What Is A CPN
Credit privacy number, credit profile number, or consumer protection number are all examples of “CPN” or “CPN number.” A CPN, as you may know, is a 9-digit number that is frequently promoted as a substitute for your Social Security Number (SSN).
Because SSNs are linked to a lot of personal information, some allege that celebrities and government leaders utilize CPNs to safeguard their privacy. However, there is no evidence to support the notion that there is a recorded valid source of CPNs.
You’ve probably seen advertisements for CPNs purporting to allow consumers with bad credit to apply for credit with a “clean slate.” Your credit report is not linked to your CPN since it is a separate number from your SSN. These businesses want you to believe that you may buy a CPN and use it instead of your Social Security number on credit applications to hide your genuine credit history from creditors.
If you are concerned about privacy or have had problems with your credit record and want to “start over,” a CPN may be a viable option. When dealing with anyone attempting to sell you a CPN, however, you should proceed with care.
What Are CPNs and How Do They Work?
CPN sellers frequently argue that the use of these numbers is legal under the United States Privacy Act of 1974. Since supplying an SSN is not specifically required by federal law, this statute permits persons to withhold their SSNs on paperwork.
Because the federal government does not mandate customers to disclose Social Security numbers on credit applications from private firms, you are free to refuse to supply it; but, the creditor is free to reject your credit if you do not provide it. Contrary to what some credit restoration firms would have you think, the US Privacy Act of 1974 prohibits the use of CPNs to substitute your genuine SSN on credit applications.
Some lenders fail to adequately check applicants’ identities, allowing some persons to get away with using CPNs—at least at first. Because lenders may not always cross-verify applications completely enough to ensure that the name on the application matches the provided SSN, some people can get away with using bogus SSNs marketed as CPNs instead of their genuine SSNs on credit applications.
What Are CPN Numbers and Where Do They Come From?
All Social Security numbers (SSNs) come from the Social Security Administration, whereas all Employer Identification Numbers (EINs) come from the Internal Revenue Service (IRS) (EINs). These organizations do not issue CPNs, and neither does any other government agencies.
Many firms may offer “clean” CPN numbers for sale, but they will not tell you where these numbers came from or how they were obtained. They are unable to give credible documentation on the origins of these numbers.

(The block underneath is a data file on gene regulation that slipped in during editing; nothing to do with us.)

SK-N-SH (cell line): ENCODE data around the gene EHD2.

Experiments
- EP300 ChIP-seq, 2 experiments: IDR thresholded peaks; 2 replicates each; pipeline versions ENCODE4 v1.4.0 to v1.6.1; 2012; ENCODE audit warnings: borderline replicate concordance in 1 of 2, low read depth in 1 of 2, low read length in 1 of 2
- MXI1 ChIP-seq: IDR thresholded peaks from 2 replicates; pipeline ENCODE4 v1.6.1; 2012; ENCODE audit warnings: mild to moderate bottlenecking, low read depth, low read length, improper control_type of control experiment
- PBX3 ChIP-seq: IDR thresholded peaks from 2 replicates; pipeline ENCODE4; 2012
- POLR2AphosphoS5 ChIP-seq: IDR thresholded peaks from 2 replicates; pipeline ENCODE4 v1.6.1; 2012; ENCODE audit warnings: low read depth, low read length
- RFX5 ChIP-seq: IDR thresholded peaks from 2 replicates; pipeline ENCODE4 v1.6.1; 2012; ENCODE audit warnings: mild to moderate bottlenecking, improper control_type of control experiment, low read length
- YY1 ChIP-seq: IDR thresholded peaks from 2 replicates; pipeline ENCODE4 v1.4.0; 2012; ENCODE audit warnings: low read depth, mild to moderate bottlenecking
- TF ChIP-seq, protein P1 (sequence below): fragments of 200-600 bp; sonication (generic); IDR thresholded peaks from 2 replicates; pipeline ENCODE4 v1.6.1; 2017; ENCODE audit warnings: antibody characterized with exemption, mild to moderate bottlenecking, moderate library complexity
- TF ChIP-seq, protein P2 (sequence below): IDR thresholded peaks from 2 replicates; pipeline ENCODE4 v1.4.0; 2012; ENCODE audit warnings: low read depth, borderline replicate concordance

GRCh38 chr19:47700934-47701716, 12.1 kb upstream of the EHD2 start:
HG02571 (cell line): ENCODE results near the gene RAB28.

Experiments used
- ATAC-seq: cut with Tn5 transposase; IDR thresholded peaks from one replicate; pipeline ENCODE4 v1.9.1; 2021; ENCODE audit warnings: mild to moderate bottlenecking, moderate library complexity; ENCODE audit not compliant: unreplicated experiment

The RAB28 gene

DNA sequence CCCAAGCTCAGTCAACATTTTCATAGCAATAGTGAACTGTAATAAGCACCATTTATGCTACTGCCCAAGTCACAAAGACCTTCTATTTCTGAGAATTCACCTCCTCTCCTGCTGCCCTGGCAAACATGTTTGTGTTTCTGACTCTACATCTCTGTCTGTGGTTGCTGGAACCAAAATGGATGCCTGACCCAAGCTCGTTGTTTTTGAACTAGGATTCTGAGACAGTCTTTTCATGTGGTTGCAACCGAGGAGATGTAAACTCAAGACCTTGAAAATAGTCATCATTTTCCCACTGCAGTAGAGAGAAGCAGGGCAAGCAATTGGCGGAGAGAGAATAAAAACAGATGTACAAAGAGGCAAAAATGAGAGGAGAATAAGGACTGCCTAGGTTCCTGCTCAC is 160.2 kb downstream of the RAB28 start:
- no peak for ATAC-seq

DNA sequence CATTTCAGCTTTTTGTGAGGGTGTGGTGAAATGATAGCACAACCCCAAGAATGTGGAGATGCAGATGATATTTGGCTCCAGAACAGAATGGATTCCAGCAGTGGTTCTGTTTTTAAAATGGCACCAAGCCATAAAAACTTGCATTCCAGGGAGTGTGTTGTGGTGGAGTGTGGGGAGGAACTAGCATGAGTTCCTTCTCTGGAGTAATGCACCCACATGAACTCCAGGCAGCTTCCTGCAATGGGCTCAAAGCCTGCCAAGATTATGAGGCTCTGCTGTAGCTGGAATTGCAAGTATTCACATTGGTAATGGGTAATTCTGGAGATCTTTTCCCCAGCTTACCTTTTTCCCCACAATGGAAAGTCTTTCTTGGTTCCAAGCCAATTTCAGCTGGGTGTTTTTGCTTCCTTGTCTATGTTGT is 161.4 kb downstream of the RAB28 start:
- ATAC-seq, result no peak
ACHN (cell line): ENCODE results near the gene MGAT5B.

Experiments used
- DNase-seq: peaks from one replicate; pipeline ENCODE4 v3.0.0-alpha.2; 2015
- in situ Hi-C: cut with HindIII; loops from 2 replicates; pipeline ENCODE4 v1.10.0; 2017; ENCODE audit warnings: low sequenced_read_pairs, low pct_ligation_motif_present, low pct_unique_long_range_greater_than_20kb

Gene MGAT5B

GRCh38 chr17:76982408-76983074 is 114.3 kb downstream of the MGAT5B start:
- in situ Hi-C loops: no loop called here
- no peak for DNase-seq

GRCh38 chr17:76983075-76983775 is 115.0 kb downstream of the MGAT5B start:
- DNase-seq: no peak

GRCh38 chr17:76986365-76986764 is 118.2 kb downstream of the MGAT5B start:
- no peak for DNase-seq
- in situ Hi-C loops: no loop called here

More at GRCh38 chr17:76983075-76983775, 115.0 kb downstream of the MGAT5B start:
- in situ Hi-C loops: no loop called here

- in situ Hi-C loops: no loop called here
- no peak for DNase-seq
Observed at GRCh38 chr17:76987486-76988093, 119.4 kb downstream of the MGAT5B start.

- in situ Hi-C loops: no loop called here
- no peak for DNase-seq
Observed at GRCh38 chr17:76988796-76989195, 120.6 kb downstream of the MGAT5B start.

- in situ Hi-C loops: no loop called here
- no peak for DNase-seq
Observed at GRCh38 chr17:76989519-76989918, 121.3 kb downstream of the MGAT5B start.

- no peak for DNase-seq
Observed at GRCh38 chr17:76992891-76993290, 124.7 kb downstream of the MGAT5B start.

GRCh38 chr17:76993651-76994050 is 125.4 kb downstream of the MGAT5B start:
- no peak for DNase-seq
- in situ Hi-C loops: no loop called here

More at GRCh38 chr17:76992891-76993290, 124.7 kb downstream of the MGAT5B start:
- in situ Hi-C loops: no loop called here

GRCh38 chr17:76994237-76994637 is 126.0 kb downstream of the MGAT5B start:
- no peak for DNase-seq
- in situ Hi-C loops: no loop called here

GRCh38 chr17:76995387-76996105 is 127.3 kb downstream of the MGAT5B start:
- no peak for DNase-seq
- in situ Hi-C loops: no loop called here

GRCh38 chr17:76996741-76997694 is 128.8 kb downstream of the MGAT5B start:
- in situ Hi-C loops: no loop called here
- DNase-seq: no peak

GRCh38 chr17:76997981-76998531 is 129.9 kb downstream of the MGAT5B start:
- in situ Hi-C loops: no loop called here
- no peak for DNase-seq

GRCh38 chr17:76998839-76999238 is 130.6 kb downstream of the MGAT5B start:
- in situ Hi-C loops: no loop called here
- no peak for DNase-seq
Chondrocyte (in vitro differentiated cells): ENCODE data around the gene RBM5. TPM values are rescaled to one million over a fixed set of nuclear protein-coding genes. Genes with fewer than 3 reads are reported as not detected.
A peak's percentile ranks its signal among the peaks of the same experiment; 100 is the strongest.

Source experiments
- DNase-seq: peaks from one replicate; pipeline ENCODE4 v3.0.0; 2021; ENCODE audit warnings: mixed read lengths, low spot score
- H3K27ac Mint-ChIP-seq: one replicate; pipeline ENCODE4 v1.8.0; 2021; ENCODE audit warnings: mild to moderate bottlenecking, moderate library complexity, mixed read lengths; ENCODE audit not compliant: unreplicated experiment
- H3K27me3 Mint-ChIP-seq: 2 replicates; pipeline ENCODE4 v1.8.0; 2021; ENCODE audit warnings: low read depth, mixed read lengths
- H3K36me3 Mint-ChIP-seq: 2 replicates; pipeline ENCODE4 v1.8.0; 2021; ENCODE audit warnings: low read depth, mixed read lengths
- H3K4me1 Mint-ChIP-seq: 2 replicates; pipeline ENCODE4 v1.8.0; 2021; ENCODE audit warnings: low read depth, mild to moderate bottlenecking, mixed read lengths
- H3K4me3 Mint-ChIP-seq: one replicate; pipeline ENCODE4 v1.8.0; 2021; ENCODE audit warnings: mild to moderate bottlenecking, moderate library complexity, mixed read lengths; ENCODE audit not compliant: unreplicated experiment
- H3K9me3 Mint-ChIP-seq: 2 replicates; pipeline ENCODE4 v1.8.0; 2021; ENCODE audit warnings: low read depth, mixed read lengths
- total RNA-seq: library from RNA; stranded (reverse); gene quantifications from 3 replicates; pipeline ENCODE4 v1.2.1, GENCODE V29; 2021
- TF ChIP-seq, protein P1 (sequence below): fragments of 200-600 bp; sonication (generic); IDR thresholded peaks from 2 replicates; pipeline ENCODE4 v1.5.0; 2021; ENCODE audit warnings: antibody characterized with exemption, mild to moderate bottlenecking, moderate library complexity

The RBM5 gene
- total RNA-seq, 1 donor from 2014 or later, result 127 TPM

Some merchants fraudulently claim to have attorneys who can seek a CPN number application from the government on your behalf, but this is impossible because the government does not issue CPNs. In actuality, unscrupulous organizations gain so-called CPNs in one of two ways, both of which are illegal:
Child identity theft and CPN numbers
CPNs are frequently legitimate Social Security numbers that have been stolen from vulnerable people like children and the elderly.
They utilize legitimate Social Security numbers taken from others, most commonly from minors, the elderly, the deceased, the destitute, or those who are jailed. Scammers target these groups because they are less likely to detect that their Social Security numbers have been stolen.
If someone claims to be able to offer you a CPN with a certain credit score or credit report, this is a significant red indicator that it might be an existing SSN that has been stolen from someone else.
They manufacture new, fictitious social security numbers that the US government has yet to issue. They achieve this by utilizing algorithms to produce 9-digit numbers and then comparing them to internet databases to determine which ones may be used to impersonate Social Security numbers. They then sell these numbers to unwitting customers as CPNs.
How Do I Obtain a CPN?
The fact is that there is no legal method to get a CPN because no official government institution issues or recognizes them. The only method to receive a CPN is to buy a stolen or false Social Security number, as mentioned above.
Identity theft using a CPN number
There are no legal means of obtaining or using CPN numbers.
While credit repair firms and other organizations that offer them may appear to be genuine, buying a phony SSN, which is exactly what a CPN is, is not. An SSN is a government-issued identification number that the government does not “sell” or make CPN applications available for. If you are in the market for a CPN Number, Caveat emptor! Buyer Beware.